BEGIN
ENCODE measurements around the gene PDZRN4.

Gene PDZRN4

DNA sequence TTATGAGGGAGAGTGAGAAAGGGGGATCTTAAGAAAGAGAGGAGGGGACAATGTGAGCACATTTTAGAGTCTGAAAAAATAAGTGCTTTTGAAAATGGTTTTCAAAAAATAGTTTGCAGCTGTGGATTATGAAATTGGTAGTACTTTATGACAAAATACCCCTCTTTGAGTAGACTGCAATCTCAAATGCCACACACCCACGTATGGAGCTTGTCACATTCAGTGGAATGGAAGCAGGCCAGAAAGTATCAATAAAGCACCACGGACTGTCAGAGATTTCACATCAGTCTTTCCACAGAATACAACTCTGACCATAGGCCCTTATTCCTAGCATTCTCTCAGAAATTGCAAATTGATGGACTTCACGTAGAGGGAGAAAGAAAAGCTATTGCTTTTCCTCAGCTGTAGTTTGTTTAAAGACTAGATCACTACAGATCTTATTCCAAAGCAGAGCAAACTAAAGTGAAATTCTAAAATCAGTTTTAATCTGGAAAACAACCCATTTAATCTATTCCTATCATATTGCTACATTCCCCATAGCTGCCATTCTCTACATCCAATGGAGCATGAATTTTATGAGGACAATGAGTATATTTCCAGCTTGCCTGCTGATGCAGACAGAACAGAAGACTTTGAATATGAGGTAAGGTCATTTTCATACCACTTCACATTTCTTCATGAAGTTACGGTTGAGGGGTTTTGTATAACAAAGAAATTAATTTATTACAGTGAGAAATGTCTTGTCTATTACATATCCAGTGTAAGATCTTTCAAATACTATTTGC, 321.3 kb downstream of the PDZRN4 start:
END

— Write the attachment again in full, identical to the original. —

ENCODE measurements around the gene PDZRN4.

Gene PDZRN4

DNA sequence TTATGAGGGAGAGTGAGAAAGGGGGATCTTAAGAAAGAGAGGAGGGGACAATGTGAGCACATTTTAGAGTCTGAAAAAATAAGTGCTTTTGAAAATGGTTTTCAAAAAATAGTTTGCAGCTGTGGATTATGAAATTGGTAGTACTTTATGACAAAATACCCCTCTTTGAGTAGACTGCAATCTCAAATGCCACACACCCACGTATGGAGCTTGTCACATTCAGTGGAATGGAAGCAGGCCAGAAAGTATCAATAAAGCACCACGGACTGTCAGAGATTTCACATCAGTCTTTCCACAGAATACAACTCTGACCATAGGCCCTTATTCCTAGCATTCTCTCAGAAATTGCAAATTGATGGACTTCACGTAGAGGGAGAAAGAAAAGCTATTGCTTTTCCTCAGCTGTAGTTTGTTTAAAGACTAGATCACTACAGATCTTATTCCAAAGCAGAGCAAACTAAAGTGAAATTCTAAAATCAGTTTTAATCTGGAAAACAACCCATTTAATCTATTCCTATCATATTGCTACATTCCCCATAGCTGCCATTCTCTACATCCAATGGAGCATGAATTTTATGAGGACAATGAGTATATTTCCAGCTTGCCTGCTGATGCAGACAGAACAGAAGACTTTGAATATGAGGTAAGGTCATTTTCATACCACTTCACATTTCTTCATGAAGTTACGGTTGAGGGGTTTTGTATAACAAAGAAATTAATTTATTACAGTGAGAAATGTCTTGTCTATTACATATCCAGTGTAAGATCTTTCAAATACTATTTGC, 321.3 kb downstream of the PDZRN4 start: